You already know that studying for the bar exam is different from studying for law school exams. Law school exams are at the end of an entire semester of learning, they are spread out over a week or two, you can study for one subject at a time and engage in more linear/sequential learning: organize your notes, create an outline, memorize the outline, practice using it to answer questions.
This doesn’t work for the bar exam because you are tested on all the subjects (and skills) at once. You can’t study and learn one subject and then move on to the next because this linear/sequential method only stores the material in your short term memory. Your short term memory is like a file folder- it can only hold so much. It works for law school exams because you are tested on one subject at a time. For the bar exam, you need to store information in your long-term memory. It’s not about what you know but what you can do with what you know.
This is why the commercial bar prep companies assign practice problems throughout the process. Answering questions when you don’t “know” the law feels counter-intuitive. However, it’s based on proven learning theory called retrieval practice which basically forces your brain to recall information and helps develop memory cues. In order to learn both the substance and the skills, consider using your notes/outlines to answer questions. It’s not cheating. It’s learning in context and it’s a focused and efficient way to learn. Stop trying to memorize pages and pages of notes and then doing practice problems. You’ve basically created a trash bag of information in your brain that you have to sort through and file. Instead, streamline your learning by seeing how the material is tested while at the same time organizing the information in your brain.
Another method of learning and storing information in your long-term memory is the concept of interleaving. Click here to learn about interleaving and how it works.
The next time commercial bar prep assigns practice problems, resist the urge to skip them in favor of memorizing your notes. Instead, embrace the concept of learning in context and use those notes to work through the questions. Your brain will thank you.
Learning the material tested on the bar exam does not mean you should simply memorize that material. Memorization is a lower-level skill and the bar exam does not test your ability to memorize. It tests your ability to demonstrate an understanding of the concepts. Instead of memorizing, you should be learning. Learning means you know, understand, and can apply material. No bar exam question is going to ask you to rattle off the definition of consideration. Instead, the question will ask you to explain whether consideration exists under a certain set of facts. You can’t do this if you have memorized but not learned the material. So stop reading your notes over and over and think about what you can do to learn the material. For example:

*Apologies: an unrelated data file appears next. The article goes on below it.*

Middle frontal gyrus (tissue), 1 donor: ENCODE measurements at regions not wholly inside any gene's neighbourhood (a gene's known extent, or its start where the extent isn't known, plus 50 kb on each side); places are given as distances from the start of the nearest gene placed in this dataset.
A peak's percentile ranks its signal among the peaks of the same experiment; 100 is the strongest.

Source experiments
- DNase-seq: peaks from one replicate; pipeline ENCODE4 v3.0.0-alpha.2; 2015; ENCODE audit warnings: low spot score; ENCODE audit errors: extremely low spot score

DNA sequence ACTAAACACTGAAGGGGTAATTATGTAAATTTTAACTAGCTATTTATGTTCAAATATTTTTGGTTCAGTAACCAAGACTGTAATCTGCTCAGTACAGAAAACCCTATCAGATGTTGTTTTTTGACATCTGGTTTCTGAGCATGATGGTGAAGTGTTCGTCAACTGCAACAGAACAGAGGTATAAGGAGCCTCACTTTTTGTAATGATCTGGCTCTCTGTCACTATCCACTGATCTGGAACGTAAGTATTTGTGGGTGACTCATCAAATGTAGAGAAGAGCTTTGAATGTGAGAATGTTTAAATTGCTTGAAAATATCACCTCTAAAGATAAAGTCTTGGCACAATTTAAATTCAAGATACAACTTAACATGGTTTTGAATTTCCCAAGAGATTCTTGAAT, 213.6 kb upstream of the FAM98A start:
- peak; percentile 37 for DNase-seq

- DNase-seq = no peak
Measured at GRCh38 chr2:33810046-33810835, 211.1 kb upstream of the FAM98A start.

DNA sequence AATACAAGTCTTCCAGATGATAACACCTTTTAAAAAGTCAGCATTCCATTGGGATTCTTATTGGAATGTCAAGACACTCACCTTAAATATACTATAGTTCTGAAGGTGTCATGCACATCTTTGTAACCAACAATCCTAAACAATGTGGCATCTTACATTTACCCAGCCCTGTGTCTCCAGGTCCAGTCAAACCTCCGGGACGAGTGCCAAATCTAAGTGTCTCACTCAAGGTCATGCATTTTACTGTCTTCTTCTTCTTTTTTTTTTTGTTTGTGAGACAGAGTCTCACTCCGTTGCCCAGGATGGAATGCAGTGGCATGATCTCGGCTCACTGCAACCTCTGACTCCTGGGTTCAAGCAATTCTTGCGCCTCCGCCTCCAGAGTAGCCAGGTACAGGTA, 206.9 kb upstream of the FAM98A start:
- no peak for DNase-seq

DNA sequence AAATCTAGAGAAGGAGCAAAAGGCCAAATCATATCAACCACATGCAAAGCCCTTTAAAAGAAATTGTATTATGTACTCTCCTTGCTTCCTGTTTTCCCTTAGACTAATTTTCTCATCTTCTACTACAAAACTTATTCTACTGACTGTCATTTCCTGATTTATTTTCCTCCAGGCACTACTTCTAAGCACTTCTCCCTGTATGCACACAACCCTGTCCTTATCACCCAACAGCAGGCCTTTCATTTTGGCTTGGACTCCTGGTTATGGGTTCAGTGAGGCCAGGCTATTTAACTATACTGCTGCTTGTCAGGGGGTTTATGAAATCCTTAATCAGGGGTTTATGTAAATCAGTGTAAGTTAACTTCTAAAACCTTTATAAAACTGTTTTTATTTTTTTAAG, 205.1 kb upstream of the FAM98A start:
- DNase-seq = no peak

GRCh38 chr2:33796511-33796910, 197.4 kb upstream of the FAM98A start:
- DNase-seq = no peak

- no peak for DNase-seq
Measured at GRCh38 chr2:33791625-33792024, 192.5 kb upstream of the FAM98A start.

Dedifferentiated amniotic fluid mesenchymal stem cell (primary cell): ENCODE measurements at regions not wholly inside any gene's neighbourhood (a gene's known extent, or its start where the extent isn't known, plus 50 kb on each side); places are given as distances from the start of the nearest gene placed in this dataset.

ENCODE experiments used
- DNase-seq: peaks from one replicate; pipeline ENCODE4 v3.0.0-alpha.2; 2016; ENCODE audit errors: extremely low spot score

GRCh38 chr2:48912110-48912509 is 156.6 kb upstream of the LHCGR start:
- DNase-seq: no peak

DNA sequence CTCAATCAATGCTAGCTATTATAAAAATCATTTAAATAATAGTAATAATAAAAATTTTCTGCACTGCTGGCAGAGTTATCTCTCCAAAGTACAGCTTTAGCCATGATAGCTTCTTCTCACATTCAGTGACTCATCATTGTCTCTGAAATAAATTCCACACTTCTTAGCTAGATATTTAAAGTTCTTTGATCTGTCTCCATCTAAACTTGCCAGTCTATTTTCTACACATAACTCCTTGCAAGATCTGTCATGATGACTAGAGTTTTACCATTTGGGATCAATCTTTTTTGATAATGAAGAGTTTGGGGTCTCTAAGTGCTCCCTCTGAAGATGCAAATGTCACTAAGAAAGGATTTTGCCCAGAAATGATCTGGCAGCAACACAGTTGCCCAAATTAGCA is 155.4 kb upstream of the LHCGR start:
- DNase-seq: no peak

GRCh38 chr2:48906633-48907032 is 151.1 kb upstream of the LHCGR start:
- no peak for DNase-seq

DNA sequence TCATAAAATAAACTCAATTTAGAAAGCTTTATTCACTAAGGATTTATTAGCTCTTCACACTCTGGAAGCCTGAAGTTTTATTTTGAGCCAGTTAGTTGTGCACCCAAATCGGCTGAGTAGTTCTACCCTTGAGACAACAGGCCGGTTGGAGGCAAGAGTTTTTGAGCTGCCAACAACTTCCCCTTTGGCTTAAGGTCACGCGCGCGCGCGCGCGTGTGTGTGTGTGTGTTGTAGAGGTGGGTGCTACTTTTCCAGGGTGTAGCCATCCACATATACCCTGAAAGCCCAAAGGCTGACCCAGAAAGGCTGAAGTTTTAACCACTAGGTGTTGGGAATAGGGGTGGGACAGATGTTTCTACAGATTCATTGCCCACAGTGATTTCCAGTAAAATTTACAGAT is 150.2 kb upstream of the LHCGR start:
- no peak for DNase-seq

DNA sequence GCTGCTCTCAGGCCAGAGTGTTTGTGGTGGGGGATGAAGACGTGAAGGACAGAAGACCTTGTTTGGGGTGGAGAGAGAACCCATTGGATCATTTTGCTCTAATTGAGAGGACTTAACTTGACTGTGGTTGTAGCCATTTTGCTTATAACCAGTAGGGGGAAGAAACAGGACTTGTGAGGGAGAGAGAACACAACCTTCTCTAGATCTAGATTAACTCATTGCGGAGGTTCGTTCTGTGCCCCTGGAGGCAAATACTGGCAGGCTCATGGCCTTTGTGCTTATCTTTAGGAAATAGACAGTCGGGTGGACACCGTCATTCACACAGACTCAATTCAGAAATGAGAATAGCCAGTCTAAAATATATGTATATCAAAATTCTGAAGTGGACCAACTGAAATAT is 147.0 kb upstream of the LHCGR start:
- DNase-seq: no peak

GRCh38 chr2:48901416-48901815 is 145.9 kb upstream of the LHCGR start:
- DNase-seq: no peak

- Use notes/outlines to answer questions. This provides context for the material because you see both what and how it is tested. It also helps you identify gaps in understanding- if you can’t apply the rules to a fact pattern, then you don’t understand that law.
- Spend as much time reviewing as doing. Checking your work helps you see not only why you missed something but also why you got it right. It reinforces both process and substance.
- Create a Phrase That Pays (PTP) Bank. As you work through material, you will notice that certain words and phrases show up again and again. Make note of those works in a PTP Bank. This facilitates learning because it organizes and connects concepts, and serves as a trigger for when you mind goes blank (and it will). If you can recall one PTP, you can create a rule.
- Construct a rules-only outline. Go through essay responses and for each subject, pull out the synthesized rules and add to a running list. Creating a concise rule outline as you go along breaks up a big task and makes it easier to learn the individual rules and how the rules fit together.
- Answer questions more than once. Make note of essay and MBE questions that you found particularly tough and answer them again July (when you have a better handle on the law). You should notice an improvement. This helps you identify gaps in understanding and serves as proof that you’ve learned the material.
Focus on the process and keep moving forward. Trust yourself and your abilities.